Top tips on how to attract an investor
Like a job interview — the key to attracting investment opportunities is all in the preparation. It’s a given that you have a business idea and functioning company but, unless you’re in the fortunate position where investors are badgering you to take their money, then you should find these pointers useful. Whilst some of these suggestions may seem obvious, it is common for entrepreneurs to get so bogged down in the detail of running the company that they quickly forget what an investor values (as well as your passion and business ideas).
Imagine that you and your two Uni friends have developed and own a fantastic publishing company, “Rainbows & Clouds Ltd”, operating in the education sector. The head office is in a converted warehouse located by London Bridge which you personally bought. You’re the writer, Jo is a child psychologist with lots of client contacts and Mark is a former primary teacher.
A year later, you’re doing well and decide to give away some shares in the company to your four key employees to incentivise them to stay. You would like to extend your premises and hire some more assistant writers and you’re looking to third party investors to fund it. Here are some questions you may encounter….
1. Please can we review your shareholders’ agreement or any documents setting out the rights of each of the shareholders? A shareholders’ agreement (and/or articles of association) can be used to set out definitive rights of different types of shareholders to provide certainty from the moment you become a shareholder. For example, the founders may receive A shares with rights to monthly dividends and voting whereas the employees may receive B shares with a lower ranking right to dividends on an annual basis. Investors will likely be impressed that you have sought to professionalise your business by agreeing these key rights from the outset.
2. We really like your company name, its design and logo, do you have any trade mark protections? Not all logos/company names will be distinct enough to be capable of registration as trade marks/other forms of protection but, if they are, this is a way of adding value to your company and protecting the company from third party infringement. Where you have registered intellectual property, ensure that you maintain such registrations.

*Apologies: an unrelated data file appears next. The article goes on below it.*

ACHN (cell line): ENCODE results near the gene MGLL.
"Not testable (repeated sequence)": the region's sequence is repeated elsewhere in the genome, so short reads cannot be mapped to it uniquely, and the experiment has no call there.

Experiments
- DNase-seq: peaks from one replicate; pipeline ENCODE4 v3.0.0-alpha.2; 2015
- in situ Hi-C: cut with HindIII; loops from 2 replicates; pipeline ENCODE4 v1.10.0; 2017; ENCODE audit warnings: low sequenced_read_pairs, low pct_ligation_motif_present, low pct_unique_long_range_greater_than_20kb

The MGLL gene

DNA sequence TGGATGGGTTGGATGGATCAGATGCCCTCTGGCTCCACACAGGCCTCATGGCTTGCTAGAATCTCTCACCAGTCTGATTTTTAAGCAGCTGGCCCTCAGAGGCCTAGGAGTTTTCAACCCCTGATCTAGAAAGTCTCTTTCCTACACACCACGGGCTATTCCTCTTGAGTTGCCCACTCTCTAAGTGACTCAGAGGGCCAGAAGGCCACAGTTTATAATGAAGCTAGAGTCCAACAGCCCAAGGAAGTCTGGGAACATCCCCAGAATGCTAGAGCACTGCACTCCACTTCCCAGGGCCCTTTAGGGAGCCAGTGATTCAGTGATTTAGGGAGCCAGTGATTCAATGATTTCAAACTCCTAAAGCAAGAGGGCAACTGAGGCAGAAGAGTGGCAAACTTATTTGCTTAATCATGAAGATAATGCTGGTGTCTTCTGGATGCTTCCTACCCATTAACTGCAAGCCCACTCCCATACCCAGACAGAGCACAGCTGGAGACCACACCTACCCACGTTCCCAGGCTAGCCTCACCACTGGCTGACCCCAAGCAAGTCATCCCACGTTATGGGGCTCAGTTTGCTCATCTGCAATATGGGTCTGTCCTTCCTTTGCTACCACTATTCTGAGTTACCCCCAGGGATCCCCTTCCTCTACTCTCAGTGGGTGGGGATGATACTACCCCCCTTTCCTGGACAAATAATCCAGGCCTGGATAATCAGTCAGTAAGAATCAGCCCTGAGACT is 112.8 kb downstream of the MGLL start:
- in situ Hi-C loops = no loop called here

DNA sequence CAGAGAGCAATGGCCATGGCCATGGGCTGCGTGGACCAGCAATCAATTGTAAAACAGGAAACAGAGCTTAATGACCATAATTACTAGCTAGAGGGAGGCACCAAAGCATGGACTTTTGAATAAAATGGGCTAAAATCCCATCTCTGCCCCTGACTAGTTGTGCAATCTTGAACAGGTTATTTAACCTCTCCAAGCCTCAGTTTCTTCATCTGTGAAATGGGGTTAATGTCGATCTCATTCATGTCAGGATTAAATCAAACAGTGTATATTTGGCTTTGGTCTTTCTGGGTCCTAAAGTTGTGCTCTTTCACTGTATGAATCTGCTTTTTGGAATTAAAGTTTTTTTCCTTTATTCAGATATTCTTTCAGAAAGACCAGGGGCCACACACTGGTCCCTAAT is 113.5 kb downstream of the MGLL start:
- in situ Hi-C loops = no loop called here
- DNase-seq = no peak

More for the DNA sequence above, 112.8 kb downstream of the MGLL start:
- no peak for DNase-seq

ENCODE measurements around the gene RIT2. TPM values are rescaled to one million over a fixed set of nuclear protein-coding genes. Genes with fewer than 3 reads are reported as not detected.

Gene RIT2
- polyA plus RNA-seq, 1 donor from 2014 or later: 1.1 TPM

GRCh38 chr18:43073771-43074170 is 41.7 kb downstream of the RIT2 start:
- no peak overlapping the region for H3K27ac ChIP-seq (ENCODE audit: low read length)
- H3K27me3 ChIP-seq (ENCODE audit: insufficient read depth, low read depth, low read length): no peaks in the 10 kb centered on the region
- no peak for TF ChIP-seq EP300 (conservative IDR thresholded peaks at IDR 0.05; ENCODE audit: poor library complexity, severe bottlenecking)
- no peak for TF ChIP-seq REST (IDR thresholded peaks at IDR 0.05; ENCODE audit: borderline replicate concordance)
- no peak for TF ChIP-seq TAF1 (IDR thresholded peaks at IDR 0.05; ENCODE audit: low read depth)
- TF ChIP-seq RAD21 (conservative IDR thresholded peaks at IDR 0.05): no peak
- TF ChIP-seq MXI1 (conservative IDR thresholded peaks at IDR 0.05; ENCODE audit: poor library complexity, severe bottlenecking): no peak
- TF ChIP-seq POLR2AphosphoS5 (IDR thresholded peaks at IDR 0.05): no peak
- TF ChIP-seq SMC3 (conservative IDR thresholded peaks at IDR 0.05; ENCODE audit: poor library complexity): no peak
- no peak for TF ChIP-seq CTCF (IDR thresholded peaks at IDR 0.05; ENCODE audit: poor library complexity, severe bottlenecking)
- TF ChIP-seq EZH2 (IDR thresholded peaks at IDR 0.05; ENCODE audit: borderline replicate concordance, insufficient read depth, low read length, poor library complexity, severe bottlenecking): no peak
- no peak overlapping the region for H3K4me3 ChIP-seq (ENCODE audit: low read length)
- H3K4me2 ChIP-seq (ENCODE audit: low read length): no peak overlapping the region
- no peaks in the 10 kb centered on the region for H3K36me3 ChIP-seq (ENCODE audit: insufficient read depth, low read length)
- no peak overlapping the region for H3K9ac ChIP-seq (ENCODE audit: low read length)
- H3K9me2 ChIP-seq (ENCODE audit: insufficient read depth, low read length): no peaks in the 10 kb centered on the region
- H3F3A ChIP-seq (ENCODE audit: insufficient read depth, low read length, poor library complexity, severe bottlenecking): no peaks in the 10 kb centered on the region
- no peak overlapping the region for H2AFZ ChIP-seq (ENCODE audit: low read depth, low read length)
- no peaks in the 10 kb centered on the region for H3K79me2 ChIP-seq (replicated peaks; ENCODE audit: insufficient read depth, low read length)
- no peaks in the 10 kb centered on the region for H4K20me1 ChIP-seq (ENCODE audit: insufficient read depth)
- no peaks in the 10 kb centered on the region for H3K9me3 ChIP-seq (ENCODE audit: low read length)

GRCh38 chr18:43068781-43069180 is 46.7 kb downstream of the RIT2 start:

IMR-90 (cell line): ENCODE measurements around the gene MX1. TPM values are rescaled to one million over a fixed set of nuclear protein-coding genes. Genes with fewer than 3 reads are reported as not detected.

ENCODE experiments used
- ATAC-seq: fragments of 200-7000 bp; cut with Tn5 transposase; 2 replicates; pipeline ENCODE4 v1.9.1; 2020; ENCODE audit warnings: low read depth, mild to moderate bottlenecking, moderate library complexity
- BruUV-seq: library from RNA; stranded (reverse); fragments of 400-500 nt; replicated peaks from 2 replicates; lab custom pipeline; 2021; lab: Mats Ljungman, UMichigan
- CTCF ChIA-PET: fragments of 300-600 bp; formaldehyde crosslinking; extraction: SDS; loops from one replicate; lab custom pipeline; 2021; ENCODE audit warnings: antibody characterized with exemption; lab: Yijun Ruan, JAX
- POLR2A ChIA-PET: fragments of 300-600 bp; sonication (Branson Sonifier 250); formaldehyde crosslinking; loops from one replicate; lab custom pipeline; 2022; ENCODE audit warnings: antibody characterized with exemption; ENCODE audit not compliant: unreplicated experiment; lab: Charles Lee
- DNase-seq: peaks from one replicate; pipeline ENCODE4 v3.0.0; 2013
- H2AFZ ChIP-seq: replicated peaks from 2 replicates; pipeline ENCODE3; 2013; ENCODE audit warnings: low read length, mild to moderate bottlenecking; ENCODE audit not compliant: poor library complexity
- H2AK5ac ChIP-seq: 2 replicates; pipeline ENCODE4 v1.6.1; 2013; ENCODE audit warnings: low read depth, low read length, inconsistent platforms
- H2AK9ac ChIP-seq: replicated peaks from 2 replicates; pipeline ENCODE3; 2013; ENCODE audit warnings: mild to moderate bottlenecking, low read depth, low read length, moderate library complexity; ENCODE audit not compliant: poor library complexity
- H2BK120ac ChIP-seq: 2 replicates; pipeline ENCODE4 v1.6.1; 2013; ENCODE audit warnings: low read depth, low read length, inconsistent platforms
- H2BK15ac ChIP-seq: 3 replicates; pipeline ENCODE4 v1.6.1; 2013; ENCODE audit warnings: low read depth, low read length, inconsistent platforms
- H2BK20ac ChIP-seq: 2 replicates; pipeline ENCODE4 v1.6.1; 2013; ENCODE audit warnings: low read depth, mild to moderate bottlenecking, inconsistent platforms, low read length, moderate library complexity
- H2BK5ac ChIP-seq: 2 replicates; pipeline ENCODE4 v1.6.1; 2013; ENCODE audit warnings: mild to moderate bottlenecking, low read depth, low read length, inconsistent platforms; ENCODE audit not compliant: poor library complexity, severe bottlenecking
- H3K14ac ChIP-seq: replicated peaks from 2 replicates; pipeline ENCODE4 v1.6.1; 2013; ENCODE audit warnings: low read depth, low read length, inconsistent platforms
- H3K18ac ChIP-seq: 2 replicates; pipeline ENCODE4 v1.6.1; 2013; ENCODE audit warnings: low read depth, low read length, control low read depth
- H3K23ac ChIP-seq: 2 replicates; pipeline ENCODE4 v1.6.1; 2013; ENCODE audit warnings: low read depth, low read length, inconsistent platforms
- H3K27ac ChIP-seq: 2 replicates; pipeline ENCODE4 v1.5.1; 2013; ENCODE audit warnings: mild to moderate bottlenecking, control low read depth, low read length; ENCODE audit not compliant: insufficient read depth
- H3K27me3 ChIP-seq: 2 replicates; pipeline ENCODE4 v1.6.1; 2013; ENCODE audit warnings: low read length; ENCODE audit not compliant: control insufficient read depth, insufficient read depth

3. Why is your website registered in the name of one of your employees? An investor will expect the company it is proposing to invest in to either (i) own the assets it uses or (ii) have a licence in place permitting use. Ensure that the company owns its assets and contracts and that they are not owned by its directors/employees personally.
4. What are the terms of employment for the founders and employees? Whilst you may have overlooked entering into service contracts when you set up the company, there will still be terms under which you are engaged/remunerated. We recommend entering into formal written contracts on or before seeking investment which can be shared with prospective investors. It is common for directors/shareholders to have more bespoke service contracts with e.g. longer periods of notice. For the company’s employees, we advise having one standard form employment contract which can be personalised per employee, this makes it easier to monitor employee arrangements/implement changes going forwards.
5. Do your premises have planning permission to operate as an office? We recommend checking that you are not in breach of any planning rules/restrictions in respect of the head office. Real estate disputes can be costly, and investors won’t want their monies to be wasted on factors such as these which will not directly improve the company’s profitability.
6. Please can you provide copies of key customer contracts? It can look unprofessional if you haven’t kept copies of customer contracts which form part of your revenue stream, so we recommend obtaining copies and filing them securely. Investors will want to check if, as a result of their investment, customers may have a right to terminate i.e. if change of control rights will be triggered
7. How do you ensure your company complies with data protection laws? Given the sizeable fines being handed out by the Information Commissioner’s Office, more and more investors are taking a harder stance on data protection breaches.
8. What cyber security practices do you have in place to protect your company from loss of data? With cyber-crime on the rise, investors will want to know that any company intellectual property/confidential data is managed and stored securely
9. What percentage of your existing shareholding are you each willing to give up? Before offering a response, consider/get advice around the tax consequences, for instance, if you are seeking entrepreneurs’ relief, certain conditions will have to be met e.g. you will have to hold at least 5% of the voting shares in the company. Entrepreneurs’ relief operates so as to apply a rate of Capital Gains Tax of 10% to qualifying gains up to a lifetime limit (currently £10 million). In the absence of this relief, gains are taxed at 10% to the extent that the individual’s taxable income for the year falls below the basic rate band upper limit and 20% on the balance.
Please can you explain the company’s financing, is any debt secured against the property/company? Investors will expect you to be in a position to explain historic financial data and to have forecasts in place taking into account economic/political changes. Ensure your accounts/metrics/forecasts are accurate and that you are aware of any third party security. You should check if any consents are required by third party financiers before accepting investment monies.
Please contact the Trowers’ team for more information. We have also produced a series of fact sheets to help you, so click here to access our online resources.